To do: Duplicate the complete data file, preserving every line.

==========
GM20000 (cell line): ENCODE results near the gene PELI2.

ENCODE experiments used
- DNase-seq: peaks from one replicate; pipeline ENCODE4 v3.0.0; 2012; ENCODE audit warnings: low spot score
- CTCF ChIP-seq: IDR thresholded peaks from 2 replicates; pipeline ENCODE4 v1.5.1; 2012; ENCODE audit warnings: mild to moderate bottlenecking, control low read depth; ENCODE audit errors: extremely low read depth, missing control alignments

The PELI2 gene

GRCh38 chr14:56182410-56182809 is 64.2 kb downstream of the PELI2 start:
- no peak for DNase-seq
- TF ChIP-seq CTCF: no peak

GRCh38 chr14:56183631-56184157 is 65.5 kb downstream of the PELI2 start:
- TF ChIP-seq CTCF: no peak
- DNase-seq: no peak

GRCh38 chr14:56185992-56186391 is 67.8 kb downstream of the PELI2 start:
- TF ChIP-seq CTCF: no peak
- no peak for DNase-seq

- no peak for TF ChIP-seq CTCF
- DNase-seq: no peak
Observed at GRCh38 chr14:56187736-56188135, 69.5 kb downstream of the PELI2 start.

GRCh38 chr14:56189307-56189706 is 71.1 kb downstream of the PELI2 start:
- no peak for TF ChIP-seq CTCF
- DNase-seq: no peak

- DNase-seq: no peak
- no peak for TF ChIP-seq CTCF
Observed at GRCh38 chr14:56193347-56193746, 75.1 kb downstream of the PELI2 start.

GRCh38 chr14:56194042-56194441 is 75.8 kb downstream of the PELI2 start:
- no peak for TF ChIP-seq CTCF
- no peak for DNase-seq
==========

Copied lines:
GM20000 (cell line): ENCODE results near the gene PELI2.

ENCODE experiments used
- DNase-seq: peaks from one replicate; pipeline ENCODE4 v3.0.0; 2012; ENCODE audit warnings: low spot score
- CTCF ChIP-seq: IDR thresholded peaks from 2 replicates; pipeline ENCODE4 v1.5.1; 2012; ENCODE audit warnings: mild to moderate bottlenecking, control low read depth; ENCODE audit errors: extremely low read depth, missing control alignments

The PELI2 gene

GRCh38 chr14:56182410-56182809 is 64.2 kb downstream of the PELI2 start:
- no peak for DNase-seq
- TF ChIP-seq CTCF: no peak

GRCh38 chr14:56183631-56184157 is 65.5 kb downstream of the PELI2 start:
- TF ChIP-seq CTCF: no peak
- DNase-seq: no peak

GRCh38 chr14:56185992-56186391 is 67.8 kb downstream of the PELI2 start:
- TF ChIP-seq CTCF: no peak
- no peak for DNase-seq

- no peak for TF ChIP-seq CTCF
- DNase-seq: no peak
Observed at GRCh38 chr14:56187736-56188135, 69.5 kb downstream of the PELI2 start.

GRCh38 chr14:56189307-56189706 is 71.1 kb downstream of the PELI2 start:
- no peak for TF ChIP-seq CTCF
- DNase-seq: no peak

- DNase-seq: no peak
- no peak for TF ChIP-seq CTCF
Observed at GRCh38 chr14:56193347-56193746, 75.1 kb downstream of the PELI2 start.

GRCh38 chr14:56194042-56194441 is 75.8 kb downstream of the PELI2 start:
- no peak for TF ChIP-seq CTCF
- no peak for DNase-seq